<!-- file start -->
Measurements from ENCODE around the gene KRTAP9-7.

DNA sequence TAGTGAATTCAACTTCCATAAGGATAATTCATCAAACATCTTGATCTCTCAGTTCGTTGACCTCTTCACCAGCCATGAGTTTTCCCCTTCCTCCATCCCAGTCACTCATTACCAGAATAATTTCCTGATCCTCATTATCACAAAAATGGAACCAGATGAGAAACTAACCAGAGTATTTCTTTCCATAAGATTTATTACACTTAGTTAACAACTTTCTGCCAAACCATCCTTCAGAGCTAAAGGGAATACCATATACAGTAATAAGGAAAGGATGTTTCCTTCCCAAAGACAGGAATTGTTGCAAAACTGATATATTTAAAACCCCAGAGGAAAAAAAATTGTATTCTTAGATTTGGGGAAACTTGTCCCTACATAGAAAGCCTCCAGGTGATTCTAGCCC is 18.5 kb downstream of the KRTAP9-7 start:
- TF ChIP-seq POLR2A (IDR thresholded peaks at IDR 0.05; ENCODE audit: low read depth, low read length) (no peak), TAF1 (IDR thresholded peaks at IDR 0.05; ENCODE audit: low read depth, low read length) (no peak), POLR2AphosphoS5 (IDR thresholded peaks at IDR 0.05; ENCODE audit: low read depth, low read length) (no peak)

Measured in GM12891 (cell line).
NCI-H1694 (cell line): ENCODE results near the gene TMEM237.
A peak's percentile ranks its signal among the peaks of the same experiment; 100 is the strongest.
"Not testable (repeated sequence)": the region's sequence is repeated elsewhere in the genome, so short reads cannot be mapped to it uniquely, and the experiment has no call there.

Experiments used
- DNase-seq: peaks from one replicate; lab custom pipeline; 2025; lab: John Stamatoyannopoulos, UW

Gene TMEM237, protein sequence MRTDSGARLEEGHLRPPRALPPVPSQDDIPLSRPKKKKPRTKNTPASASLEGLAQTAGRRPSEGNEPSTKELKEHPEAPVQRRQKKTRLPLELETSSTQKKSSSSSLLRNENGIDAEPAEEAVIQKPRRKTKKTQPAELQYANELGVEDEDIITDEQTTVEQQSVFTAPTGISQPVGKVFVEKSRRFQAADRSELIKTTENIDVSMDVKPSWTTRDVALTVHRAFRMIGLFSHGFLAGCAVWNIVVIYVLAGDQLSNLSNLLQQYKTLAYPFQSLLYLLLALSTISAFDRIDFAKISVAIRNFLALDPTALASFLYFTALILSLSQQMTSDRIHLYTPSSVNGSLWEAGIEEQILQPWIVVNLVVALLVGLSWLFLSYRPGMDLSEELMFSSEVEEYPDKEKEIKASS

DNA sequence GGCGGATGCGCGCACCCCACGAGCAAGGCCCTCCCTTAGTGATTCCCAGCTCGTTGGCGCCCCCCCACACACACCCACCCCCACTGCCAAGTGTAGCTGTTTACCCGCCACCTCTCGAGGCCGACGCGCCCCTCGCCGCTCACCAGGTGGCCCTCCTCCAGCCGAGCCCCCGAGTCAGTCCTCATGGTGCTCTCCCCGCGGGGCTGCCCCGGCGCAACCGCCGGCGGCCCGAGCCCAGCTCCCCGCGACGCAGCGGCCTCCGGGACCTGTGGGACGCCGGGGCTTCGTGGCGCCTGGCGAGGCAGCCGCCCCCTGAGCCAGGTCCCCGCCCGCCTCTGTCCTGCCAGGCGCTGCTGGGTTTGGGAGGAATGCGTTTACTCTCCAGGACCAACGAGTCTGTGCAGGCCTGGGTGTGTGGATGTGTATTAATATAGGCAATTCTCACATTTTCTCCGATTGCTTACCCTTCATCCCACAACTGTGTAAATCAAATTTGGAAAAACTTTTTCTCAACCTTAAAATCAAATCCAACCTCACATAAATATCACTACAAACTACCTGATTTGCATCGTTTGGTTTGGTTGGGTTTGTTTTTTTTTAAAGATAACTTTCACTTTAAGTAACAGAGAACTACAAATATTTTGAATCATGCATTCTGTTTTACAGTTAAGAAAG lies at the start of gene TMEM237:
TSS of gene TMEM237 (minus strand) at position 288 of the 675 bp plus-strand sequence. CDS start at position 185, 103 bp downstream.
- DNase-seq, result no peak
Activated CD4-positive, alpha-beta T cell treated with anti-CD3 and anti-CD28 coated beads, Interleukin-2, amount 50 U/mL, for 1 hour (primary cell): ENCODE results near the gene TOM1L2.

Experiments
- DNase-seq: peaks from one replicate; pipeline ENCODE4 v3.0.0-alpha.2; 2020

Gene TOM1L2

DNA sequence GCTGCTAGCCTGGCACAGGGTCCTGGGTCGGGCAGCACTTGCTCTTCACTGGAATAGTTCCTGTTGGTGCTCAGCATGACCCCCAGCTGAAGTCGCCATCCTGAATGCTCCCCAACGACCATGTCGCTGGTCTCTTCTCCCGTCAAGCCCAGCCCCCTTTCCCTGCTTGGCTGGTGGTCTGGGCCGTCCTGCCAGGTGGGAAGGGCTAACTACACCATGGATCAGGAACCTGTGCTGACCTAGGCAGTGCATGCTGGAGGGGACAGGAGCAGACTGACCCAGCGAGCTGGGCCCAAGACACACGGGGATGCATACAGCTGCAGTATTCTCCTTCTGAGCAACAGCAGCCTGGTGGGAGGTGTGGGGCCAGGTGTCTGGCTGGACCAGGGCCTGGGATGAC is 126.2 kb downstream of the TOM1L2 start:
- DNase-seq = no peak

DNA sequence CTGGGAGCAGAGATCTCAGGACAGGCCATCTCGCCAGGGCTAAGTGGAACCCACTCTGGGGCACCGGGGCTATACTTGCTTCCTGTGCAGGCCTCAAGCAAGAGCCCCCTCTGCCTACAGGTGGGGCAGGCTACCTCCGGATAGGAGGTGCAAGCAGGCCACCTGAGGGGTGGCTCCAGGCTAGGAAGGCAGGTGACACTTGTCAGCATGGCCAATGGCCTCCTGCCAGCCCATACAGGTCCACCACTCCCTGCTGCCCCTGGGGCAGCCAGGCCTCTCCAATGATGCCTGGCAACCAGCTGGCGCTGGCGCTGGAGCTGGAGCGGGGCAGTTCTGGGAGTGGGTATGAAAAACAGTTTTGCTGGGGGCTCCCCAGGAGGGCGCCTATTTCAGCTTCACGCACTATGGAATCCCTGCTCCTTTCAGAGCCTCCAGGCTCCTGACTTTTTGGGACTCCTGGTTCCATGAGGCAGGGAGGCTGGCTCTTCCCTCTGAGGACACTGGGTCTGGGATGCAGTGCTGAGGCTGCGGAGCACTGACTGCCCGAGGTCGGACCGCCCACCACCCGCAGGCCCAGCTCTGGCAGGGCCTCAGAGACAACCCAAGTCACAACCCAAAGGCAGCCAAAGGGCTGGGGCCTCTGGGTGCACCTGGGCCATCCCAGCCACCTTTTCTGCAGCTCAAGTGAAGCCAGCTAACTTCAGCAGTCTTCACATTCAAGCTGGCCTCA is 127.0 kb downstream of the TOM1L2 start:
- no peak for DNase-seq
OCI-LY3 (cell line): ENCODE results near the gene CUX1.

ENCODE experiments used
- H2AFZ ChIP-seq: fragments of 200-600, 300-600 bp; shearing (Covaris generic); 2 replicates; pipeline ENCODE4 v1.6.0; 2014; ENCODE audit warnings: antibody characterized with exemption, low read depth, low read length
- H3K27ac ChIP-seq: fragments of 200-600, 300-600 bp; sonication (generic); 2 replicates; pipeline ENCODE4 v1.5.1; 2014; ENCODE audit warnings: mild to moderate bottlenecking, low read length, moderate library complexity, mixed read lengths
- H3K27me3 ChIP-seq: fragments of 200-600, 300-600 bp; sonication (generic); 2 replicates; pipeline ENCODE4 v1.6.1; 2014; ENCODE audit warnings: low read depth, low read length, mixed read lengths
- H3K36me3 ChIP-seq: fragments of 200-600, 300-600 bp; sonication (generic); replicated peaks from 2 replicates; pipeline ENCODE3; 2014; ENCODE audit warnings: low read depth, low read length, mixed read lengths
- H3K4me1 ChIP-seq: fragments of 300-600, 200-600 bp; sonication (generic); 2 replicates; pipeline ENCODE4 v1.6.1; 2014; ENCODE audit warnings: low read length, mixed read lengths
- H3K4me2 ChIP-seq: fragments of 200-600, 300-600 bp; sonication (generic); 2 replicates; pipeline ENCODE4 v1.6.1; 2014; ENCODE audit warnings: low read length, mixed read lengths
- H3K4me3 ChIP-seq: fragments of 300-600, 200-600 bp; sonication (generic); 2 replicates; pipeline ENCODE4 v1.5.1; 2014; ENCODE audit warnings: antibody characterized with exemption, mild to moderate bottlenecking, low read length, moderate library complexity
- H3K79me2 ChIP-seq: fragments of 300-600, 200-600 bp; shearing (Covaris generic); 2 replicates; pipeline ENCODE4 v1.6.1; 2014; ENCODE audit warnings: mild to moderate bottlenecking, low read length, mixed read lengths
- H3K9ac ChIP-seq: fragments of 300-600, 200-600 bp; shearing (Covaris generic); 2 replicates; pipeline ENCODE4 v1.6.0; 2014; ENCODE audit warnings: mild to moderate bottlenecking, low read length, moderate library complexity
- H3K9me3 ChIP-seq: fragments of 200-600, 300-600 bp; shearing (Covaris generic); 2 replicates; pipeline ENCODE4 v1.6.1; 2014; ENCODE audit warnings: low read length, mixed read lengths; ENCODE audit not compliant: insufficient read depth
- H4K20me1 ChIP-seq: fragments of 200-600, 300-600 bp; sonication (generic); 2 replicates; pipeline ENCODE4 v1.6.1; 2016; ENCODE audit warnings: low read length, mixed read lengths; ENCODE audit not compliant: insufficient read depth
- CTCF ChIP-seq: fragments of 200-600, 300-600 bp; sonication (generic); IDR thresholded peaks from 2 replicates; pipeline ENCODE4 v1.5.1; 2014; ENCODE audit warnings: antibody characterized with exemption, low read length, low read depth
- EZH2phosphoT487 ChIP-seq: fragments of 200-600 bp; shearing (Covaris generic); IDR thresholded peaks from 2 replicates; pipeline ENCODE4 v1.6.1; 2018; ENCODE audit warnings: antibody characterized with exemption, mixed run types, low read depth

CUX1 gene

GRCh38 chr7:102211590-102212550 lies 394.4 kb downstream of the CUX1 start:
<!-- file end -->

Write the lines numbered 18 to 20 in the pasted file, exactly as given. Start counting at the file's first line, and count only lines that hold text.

DNA sequence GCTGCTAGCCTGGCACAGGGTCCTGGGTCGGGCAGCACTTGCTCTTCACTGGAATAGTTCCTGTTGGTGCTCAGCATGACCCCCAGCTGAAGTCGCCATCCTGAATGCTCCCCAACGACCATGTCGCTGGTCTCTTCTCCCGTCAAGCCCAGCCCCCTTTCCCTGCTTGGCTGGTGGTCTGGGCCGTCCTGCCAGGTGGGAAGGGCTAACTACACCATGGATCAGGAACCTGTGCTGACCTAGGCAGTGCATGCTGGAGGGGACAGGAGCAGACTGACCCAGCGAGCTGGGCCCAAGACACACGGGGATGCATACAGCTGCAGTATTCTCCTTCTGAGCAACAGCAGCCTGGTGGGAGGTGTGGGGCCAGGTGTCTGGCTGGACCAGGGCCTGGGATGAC is 126.2 kb downstream of the TOM1L2 start:
- DNase-seq = no peak

DNA sequence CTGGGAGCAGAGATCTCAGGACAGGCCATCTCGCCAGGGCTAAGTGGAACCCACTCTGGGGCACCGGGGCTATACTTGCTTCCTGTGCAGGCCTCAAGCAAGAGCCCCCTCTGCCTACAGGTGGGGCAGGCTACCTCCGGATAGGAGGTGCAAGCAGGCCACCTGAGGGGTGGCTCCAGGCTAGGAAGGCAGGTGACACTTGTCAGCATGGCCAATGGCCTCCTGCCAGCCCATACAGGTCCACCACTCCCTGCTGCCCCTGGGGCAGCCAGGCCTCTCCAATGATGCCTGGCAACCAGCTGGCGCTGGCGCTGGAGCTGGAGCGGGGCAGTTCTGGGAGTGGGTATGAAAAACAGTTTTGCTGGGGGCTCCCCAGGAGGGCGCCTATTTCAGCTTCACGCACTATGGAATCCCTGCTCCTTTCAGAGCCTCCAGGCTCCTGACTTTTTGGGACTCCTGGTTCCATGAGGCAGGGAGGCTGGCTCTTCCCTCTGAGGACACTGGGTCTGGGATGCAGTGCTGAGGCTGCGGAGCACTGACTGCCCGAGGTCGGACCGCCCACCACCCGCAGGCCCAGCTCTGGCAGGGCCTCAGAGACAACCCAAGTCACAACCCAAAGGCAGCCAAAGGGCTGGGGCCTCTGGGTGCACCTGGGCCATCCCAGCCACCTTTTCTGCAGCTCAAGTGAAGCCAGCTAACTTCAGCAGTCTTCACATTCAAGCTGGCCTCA is 127.0 kb downstream of the TOM1L2 start: